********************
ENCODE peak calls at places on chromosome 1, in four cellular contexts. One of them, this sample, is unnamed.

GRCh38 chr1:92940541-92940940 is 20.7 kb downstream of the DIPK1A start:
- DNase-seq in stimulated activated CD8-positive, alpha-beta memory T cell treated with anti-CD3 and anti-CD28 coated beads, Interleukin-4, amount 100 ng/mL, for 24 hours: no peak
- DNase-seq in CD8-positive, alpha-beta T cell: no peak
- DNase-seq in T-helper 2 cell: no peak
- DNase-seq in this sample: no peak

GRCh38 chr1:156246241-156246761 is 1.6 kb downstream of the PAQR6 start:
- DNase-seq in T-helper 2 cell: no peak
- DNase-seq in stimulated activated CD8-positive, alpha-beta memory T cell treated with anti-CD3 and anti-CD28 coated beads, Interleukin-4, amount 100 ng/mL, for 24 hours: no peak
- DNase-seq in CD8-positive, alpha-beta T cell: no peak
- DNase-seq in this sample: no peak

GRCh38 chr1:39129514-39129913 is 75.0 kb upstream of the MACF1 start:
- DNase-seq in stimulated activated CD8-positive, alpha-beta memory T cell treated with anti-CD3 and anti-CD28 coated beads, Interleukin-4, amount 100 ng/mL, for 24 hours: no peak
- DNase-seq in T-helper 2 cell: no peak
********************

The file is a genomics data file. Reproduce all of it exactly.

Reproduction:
ENCODE peak calls at places on chromosome 1, in four cellular contexts. One of them, this sample, is unnamed.

GRCh38 chr1:92940541-92940940 is 20.7 kb downstream of the DIPK1A start:
- DNase-seq in stimulated activated CD8-positive, alpha-beta memory T cell treated with anti-CD3 and anti-CD28 coated beads, Interleukin-4, amount 100 ng/mL, for 24 hours: no peak
- DNase-seq in CD8-positive, alpha-beta T cell: no peak
- DNase-seq in T-helper 2 cell: no peak
- DNase-seq in this sample: no peak

GRCh38 chr1:156246241-156246761 is 1.6 kb downstream of the PAQR6 start:
- DNase-seq in T-helper 2 cell: no peak
- DNase-seq in stimulated activated CD8-positive, alpha-beta memory T cell treated with anti-CD3 and anti-CD28 coated beads, Interleukin-4, amount 100 ng/mL, for 24 hours: no peak
- DNase-seq in CD8-positive, alpha-beta T cell: no peak
- DNase-seq in this sample: no peak

GRCh38 chr1:39129514-39129913 is 75.0 kb upstream of the MACF1 start:
- DNase-seq in stimulated activated CD8-positive, alpha-beta memory T cell treated with anti-CD3 and anti-CD28 coated beads, Interleukin-4, amount 100 ng/mL, for 24 hours: no peak
- DNase-seq in T-helper 2 cell: no peak